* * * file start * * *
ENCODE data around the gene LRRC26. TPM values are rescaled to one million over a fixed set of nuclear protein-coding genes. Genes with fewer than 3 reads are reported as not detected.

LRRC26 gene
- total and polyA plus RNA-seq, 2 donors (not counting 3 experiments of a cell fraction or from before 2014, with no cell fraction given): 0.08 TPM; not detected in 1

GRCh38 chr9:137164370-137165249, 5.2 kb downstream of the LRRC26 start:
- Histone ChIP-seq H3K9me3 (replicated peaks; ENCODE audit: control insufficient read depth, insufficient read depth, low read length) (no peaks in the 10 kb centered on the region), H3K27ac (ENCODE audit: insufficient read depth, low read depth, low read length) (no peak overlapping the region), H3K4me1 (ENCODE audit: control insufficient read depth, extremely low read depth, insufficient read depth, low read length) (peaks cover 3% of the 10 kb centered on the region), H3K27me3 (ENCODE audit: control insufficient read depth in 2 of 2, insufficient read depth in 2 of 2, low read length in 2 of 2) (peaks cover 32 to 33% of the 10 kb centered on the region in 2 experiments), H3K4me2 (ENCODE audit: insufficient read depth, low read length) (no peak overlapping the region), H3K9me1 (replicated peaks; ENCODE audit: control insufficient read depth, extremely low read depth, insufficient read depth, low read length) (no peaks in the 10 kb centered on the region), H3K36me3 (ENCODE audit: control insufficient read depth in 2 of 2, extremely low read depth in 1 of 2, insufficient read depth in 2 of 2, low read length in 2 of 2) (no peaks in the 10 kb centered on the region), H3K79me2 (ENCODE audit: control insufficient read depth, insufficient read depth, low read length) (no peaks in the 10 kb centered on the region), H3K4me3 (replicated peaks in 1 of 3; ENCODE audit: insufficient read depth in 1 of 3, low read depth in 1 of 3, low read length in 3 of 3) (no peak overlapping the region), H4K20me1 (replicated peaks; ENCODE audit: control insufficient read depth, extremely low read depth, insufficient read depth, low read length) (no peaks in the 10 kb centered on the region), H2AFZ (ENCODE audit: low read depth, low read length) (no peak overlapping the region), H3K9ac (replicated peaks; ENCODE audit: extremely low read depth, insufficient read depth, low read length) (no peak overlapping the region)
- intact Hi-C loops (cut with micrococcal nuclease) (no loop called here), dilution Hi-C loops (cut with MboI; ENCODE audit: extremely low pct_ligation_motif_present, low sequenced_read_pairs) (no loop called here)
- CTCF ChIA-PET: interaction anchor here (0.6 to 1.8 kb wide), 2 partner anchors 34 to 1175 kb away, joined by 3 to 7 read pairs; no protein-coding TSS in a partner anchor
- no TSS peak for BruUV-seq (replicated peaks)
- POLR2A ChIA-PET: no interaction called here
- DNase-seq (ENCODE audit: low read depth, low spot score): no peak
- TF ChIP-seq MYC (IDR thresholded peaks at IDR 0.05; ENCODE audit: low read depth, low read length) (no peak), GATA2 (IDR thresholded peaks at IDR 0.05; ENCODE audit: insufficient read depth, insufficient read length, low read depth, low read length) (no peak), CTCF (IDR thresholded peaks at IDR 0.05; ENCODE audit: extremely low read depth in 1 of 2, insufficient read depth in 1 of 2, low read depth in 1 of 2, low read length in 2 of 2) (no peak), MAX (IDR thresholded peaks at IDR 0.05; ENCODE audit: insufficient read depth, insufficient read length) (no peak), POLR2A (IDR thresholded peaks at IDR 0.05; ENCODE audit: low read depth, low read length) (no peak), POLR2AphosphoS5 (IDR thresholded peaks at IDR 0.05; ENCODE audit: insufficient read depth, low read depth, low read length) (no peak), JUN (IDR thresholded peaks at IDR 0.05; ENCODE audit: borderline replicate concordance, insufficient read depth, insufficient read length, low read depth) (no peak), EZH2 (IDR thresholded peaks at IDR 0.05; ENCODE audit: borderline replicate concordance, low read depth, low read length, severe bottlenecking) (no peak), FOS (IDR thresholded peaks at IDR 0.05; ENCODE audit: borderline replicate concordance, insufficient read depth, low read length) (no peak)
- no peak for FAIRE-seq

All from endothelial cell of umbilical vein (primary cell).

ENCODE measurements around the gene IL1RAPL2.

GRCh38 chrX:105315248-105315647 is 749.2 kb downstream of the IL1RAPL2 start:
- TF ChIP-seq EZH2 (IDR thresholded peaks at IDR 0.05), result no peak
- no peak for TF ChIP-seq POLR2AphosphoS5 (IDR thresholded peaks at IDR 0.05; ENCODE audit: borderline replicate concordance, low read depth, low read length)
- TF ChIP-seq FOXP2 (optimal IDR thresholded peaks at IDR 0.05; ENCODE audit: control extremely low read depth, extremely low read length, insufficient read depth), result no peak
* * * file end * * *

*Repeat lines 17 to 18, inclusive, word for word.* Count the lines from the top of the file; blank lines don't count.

- no peak for TF ChIP-seq POLR2AphosphoS5 (IDR thresholded peaks at IDR 0.05; ENCODE audit: borderline replicate concordance, low read depth, low read length)
- TF ChIP-seq FOXP2 (optimal IDR thresholded peaks at IDR 0.05; ENCODE audit: control extremely low read depth, extremely low read length, insufficient read depth), result no peak